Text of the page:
The ripped apart bloody remains of the deer were the first sign. The giant paw prints in the snow, showing five distinct pads were the second sign. Make no mistake — the Rocky Mountains of Colorado are mountain lion habitat.
Living in the Sierra Mountains of California and now the Rockies of Colorado, I’ve seen my fair share of wildlife. Heck, in the span of two days this past week, I saw moose, bighorn sheep, and elk as I drove from Nederland to Winter Park. But for me, one animal symbolizes wilderness and its perils more than any other — the mountain lion. And yet, it is the only wild animal that calls this area home that I have yet to see in person. And apparently I’m not alone, since one of their nicknames is “ghost cat.”
I read a saying once — “for every one mountain lion we (people) see, a hundred mountain lions have seen us.” I have not doubt this is true. Too many times, I have been out hiking, and sensed something was watching me. I could never catch sight, yet I could not shake the feeling of eyes gazing upon me as potential prey. Add to that the time of day most mountain lions are stalking their pray is after the sung does down, and it’s easy to see why these animals are so seldom seen.
Perhaps this is why people fear mountain lions more than any other wild animal they may encounter. Though bears, moose, elk, deer all dwarf a mountain lion in their size, they are not considered predators. Most adult mountain lions are similar in size to the average male — 180 pounds or so. And yet, what athleticism they pack into that tawny body.
According to the book, “Forest Cats of North America”, mountain lions can jump up to 18 feet high in a single bound. Which makes it easy for them to leap up into the forest canopy where they can look down upon their prey without them seeing the lion.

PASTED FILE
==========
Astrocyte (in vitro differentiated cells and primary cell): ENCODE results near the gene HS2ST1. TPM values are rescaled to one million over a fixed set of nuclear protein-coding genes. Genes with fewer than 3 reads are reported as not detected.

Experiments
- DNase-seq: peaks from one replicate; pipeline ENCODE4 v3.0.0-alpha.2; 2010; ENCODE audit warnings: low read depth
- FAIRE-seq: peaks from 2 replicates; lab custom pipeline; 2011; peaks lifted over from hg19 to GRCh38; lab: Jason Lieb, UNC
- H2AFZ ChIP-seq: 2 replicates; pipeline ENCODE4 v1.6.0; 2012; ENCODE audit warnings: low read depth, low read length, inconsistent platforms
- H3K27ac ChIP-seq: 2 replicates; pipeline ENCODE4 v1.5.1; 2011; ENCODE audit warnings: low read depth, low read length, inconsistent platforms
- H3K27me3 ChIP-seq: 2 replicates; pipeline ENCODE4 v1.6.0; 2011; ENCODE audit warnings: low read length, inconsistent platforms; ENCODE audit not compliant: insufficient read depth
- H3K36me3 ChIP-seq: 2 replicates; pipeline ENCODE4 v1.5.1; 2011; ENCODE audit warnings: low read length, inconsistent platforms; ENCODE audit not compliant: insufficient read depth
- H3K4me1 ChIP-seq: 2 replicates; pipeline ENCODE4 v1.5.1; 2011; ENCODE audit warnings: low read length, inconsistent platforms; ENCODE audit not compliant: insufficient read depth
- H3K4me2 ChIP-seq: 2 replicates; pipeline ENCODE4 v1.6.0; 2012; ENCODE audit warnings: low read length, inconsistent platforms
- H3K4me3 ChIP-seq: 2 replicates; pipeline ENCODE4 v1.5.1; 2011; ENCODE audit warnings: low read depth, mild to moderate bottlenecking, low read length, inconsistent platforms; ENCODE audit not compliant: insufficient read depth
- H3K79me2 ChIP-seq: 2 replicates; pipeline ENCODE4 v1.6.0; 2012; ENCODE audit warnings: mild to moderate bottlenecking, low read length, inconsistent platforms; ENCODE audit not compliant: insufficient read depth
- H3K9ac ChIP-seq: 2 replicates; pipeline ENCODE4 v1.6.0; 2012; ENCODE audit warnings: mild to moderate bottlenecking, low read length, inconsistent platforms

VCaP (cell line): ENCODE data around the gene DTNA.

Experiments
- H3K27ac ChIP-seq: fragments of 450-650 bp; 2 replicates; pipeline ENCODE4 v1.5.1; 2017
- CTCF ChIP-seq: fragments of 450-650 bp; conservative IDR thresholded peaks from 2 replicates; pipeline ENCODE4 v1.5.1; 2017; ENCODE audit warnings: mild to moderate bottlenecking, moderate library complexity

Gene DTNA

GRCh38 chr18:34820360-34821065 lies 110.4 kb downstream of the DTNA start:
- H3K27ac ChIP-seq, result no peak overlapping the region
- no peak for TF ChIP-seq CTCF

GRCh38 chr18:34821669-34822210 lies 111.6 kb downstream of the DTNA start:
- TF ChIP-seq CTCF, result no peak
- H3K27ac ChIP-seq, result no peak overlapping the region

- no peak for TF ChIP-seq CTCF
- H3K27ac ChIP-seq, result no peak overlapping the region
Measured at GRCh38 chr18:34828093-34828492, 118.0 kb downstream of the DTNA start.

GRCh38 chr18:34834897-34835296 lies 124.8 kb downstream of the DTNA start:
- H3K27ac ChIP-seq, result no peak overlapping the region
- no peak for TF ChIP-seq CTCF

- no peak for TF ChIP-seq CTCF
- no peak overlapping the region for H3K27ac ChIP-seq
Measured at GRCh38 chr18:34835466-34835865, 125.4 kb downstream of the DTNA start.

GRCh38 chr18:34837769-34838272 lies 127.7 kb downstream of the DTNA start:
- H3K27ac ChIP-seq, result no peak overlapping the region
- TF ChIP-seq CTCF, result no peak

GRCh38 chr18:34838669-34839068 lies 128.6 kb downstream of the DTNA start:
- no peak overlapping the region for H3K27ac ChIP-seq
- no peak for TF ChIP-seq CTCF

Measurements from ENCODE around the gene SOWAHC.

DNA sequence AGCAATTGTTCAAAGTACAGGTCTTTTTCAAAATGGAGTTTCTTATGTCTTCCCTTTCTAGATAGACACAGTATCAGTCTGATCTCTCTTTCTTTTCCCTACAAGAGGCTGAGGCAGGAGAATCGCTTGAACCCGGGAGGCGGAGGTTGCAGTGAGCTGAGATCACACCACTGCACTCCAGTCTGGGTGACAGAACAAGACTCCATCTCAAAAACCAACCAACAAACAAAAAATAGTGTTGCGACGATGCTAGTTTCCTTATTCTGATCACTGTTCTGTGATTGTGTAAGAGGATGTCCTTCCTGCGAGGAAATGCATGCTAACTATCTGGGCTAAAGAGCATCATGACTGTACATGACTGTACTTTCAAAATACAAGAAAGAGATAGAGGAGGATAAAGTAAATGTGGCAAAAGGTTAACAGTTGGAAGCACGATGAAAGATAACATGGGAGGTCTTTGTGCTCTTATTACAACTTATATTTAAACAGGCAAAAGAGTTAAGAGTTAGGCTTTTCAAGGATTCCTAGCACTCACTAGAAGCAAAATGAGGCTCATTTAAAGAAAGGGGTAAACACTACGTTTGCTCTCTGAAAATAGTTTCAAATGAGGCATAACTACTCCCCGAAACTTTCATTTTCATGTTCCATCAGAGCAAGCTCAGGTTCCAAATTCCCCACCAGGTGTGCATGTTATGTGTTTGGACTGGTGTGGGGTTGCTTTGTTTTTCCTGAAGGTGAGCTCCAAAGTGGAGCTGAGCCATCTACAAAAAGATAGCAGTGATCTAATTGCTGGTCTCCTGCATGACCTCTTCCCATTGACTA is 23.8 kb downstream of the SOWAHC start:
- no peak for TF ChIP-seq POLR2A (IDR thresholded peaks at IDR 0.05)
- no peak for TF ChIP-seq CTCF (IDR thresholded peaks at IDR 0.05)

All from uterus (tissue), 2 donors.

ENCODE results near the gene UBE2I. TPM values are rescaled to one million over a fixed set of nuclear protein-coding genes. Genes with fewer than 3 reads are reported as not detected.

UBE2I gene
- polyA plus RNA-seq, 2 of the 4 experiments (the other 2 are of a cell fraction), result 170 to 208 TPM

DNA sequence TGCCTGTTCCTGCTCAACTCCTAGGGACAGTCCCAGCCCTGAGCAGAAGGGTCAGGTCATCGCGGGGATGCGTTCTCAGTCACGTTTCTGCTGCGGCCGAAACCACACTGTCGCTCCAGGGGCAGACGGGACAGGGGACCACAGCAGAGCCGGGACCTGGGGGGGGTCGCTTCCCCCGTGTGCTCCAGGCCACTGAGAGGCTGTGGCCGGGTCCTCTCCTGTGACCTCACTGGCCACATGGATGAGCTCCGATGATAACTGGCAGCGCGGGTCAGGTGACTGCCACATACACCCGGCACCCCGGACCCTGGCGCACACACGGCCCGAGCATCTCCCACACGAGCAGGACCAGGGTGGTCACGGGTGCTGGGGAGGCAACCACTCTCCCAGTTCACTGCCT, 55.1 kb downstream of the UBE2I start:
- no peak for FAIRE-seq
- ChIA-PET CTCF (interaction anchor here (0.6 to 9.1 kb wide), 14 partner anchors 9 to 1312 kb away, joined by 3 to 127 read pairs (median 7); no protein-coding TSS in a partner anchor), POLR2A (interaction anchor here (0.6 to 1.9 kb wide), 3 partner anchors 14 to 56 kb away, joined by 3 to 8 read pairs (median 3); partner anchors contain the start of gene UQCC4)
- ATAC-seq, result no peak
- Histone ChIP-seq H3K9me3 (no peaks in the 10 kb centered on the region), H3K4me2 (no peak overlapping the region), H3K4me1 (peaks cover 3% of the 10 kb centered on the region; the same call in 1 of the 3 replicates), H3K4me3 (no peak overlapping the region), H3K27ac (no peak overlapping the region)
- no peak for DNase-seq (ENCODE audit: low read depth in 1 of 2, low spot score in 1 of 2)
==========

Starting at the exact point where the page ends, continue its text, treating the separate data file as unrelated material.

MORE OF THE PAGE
They can also pounce up to 30 feet in distance in one leap. And they can sprint up to 45 miles per hour. They are no slouch in the weight lifting department either, being able to take down a 600–pound elk by leaping upon it, breaking its neck and using their strength to pull it down.
I’ve often thought of mountain lions as the Olympic athletes of the animal kingdom, although they would probably win the gold medal in the decathlon for the multitude of skills and abilities they have.
Their skill and mastery of the hunt amaze me and leave me in awe as to what they can do.
So, yes, like many others, I have a bit of fear concerning mountain lions. But when you consider that according to Colorado Parks and Wildlife, 3000-7000 mountain lions make their home in Colorado, and there have been just a handful of attacks in the last 100 years, our fears are ill-conceived. You have a much greater chance of dying from a lightning strike than a mountain lion attack, and yet most people don’t worry about that!